We had a chance to talk with Phillies Employee Assistance Professional, and former pitcher Dickie Noles (right in photo, talking to Scott Palmer) at last night’s Winter Tour. You can listen to the interview in full by clicking here. Some excerpts below.
(on his current role) I’m the employee assistance professional. I handle players and any work-site and job related, or family, or life related issues. I’m a guy they can go to, a mentor for the minor leaguers, and they can find expert consultation.
(on his transition to his current role) It was not that easy. I remember it like yesterday. When I was being persuaded to do this, we had a wonderful guy who was doing it, Dr. William O’Brien. We never had EAPs when I played. We probably needed them more than anyone though, but we didn’t have them.
My first encounter with an EAP was Sam McDowell with the Texas Rangers. The next guy was an EAP state cop, Jimmy Nestor. I looked at him, he looked like Clint Eastwood, and Sam McDowell was a John Wayne looking guy. My thought was when an EAP walked into a room, you didn’t want to talk to them if you didn’t have to. So I was in that state of mind, but these guys persuaded me to it.
I had traveled with Dr. O’Brien. My role was to talk about drugs and alcohol to the minor league players, as well as pitching inside.
It’s very difficult to seek help for anyone, especially males. Building trust is the easiest way to do that. A lot of guys that come from Williamsport, they’re new. All I’m doing is reading policy and procedure, so they’re looking at me as a cop almost. You have to win their trust. Be there, and let them see you and realize that I’m there to help. What helps me is that I’ve been there, I’ve put the uniform on, and I’ve had some problems that I’ve overcame in my life. That helps a little bit too…They look at me and say “Well he’s played the game” so if they want to come to me it makes it a little easier. But then you have to show them you know what the heck you’re talking about.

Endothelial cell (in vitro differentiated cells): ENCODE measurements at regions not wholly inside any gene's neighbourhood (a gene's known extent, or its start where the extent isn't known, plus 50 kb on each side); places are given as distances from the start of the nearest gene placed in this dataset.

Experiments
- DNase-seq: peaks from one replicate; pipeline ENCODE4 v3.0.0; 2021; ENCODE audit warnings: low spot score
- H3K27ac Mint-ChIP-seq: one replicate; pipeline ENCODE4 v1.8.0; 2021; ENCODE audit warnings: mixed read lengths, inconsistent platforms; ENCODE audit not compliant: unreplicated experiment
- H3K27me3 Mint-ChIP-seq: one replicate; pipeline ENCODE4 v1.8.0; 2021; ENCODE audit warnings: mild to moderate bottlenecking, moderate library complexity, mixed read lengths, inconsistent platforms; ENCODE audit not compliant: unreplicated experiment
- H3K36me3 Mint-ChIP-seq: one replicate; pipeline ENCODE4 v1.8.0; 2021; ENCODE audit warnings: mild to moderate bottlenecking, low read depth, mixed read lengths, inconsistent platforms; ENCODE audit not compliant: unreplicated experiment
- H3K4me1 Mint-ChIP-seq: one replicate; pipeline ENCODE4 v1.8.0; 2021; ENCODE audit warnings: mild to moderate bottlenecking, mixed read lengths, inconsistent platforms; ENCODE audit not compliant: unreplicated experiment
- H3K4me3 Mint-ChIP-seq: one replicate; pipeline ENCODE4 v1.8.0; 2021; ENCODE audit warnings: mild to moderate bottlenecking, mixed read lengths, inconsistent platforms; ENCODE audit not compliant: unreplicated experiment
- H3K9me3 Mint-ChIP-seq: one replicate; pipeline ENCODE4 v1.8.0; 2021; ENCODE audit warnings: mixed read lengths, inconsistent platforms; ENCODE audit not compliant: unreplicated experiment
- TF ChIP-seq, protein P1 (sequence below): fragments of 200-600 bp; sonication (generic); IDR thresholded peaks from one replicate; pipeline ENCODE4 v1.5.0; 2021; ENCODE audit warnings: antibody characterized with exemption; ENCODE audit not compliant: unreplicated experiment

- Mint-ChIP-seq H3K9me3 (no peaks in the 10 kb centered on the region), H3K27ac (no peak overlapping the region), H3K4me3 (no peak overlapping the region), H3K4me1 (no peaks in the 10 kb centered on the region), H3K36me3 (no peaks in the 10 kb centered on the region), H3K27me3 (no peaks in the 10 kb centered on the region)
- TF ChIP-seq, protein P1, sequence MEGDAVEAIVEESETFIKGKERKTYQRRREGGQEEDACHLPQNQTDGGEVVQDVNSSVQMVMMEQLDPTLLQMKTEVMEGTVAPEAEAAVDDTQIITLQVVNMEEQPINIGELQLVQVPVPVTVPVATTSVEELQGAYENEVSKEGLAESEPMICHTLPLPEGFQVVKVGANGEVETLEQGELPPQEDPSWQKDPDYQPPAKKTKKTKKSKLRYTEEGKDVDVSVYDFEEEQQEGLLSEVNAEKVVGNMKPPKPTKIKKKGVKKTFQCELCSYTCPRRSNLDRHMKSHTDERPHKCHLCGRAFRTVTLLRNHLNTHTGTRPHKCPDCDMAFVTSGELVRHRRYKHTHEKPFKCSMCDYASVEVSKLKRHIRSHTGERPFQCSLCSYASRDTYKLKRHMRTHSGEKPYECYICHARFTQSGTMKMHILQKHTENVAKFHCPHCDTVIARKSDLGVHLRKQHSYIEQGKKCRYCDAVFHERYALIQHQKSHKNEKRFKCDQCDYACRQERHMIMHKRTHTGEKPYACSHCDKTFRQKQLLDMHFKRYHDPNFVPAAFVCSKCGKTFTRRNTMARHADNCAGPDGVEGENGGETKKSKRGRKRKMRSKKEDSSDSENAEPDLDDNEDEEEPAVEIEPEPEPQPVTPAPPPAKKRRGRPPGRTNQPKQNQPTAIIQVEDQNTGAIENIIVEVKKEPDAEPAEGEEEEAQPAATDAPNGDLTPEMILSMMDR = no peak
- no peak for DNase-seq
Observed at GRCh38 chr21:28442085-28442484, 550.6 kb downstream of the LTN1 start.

(on speaking to high school students) I used to do it a lot, I’d like to do more of that. But the way baseball is set up now it’s almost a 365-day a year sort of thing. You have a lot of stuff from the commissioner’s office like steroids and therapeutic use exemptions and that sort of stuff that keeps you tied up. But that’s where my love is. I love kids.
There’s more in there, including some stuff on the 1980 Phillies and his teammate Greg Gross (also at last night’s event), who was a few years older than Noles and who Noles credits for helping to ease the transition into the Major Leagues.
Later on, during the program, Noles was asked as part of the interactive Q&A (in this case by Phillies GM Ruben Amaro) what the defining moment of his career was:
My first game in the big leagues. When I got drafted out of high school, it was rough for me. We didn’t get too many fans [in the minors], so when I got to the big leagues, it was a dream come true. We all want to reach the big leagues, that’s the pinnacle.
I didn’t have to go home to North Carolina and hear a guy ask me “When are you going to make it to the big leagues?”
Noles added that he fell in love with baseball around the time of…the 1969 Mets. “But it was bumpy on the way. The first guy I faced in the big leagues, hit a home run.”